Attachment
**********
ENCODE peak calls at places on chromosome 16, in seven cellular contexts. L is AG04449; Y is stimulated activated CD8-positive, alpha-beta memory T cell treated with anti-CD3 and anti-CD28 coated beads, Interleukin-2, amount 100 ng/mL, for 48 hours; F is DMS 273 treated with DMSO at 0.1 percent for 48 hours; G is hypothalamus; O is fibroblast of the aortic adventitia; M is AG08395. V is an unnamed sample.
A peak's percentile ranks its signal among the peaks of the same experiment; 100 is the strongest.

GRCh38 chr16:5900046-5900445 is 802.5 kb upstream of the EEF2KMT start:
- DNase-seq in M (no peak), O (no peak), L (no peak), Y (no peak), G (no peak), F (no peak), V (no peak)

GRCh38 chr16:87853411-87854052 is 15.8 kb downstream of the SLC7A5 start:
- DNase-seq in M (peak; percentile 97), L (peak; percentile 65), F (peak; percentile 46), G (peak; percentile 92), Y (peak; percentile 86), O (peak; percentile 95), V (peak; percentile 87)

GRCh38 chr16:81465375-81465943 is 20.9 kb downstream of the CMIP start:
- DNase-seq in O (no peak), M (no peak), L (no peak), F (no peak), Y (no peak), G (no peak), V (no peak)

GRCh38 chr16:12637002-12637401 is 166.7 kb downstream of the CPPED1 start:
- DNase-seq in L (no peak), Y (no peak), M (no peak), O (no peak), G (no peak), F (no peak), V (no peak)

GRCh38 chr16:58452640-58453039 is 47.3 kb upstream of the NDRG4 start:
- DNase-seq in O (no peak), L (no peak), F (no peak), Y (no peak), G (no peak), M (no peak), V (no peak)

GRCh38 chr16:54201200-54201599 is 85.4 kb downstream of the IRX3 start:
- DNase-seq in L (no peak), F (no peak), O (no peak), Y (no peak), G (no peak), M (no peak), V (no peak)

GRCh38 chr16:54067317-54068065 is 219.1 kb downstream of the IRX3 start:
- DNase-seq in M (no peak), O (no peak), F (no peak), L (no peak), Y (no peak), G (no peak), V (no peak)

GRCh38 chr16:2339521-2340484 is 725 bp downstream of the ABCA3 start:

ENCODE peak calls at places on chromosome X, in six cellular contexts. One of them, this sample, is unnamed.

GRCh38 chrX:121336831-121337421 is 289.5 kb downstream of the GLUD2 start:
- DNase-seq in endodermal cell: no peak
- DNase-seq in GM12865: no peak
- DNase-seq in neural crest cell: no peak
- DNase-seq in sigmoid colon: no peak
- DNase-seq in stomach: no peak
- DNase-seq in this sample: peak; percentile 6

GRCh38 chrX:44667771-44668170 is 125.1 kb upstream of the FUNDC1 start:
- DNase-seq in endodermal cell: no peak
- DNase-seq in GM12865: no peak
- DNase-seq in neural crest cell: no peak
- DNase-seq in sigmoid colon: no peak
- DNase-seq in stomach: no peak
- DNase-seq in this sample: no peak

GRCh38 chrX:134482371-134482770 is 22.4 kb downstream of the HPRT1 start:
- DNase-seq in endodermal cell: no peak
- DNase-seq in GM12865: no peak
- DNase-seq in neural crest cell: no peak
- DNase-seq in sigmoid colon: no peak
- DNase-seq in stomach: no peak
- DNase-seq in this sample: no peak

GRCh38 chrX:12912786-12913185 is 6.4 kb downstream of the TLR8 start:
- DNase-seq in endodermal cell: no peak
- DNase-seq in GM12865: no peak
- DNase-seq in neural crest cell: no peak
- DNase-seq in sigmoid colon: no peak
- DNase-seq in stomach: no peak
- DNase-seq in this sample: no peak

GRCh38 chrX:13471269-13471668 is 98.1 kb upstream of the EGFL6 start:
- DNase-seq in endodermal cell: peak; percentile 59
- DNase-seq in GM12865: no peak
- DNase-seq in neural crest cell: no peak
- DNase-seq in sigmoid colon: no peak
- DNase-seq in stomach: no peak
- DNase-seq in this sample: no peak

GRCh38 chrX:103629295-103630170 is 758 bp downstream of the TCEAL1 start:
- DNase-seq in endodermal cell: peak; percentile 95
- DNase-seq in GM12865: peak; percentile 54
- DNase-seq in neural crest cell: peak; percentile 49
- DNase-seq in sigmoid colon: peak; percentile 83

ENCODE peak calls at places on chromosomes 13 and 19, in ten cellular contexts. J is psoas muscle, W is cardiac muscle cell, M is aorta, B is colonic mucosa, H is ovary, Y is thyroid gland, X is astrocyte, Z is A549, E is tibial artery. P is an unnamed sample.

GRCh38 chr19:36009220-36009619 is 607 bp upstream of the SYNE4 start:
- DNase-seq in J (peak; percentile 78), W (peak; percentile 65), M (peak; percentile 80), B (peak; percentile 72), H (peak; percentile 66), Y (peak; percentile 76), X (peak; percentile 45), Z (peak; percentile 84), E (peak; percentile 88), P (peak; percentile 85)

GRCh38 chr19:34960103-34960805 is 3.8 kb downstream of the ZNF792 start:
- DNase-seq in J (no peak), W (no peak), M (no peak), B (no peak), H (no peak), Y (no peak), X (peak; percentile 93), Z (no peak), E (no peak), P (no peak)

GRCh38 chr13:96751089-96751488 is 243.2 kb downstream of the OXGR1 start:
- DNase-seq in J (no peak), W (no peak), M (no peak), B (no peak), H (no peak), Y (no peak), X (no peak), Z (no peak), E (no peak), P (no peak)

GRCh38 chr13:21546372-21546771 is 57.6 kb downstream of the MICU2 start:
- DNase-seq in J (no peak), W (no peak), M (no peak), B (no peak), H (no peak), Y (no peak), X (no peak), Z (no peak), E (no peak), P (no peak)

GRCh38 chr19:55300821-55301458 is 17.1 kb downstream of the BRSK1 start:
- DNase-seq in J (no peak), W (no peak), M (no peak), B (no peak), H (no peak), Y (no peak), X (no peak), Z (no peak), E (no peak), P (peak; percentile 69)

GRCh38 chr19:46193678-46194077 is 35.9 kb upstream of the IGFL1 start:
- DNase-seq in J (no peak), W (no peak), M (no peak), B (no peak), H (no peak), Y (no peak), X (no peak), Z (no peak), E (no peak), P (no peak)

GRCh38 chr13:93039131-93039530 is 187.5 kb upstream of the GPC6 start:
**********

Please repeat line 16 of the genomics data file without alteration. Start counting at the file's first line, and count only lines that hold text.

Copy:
- DNase-seq in M (no peak), O (no peak), F (no peak), L (no peak), Y (no peak), G (no peak), V (no peak)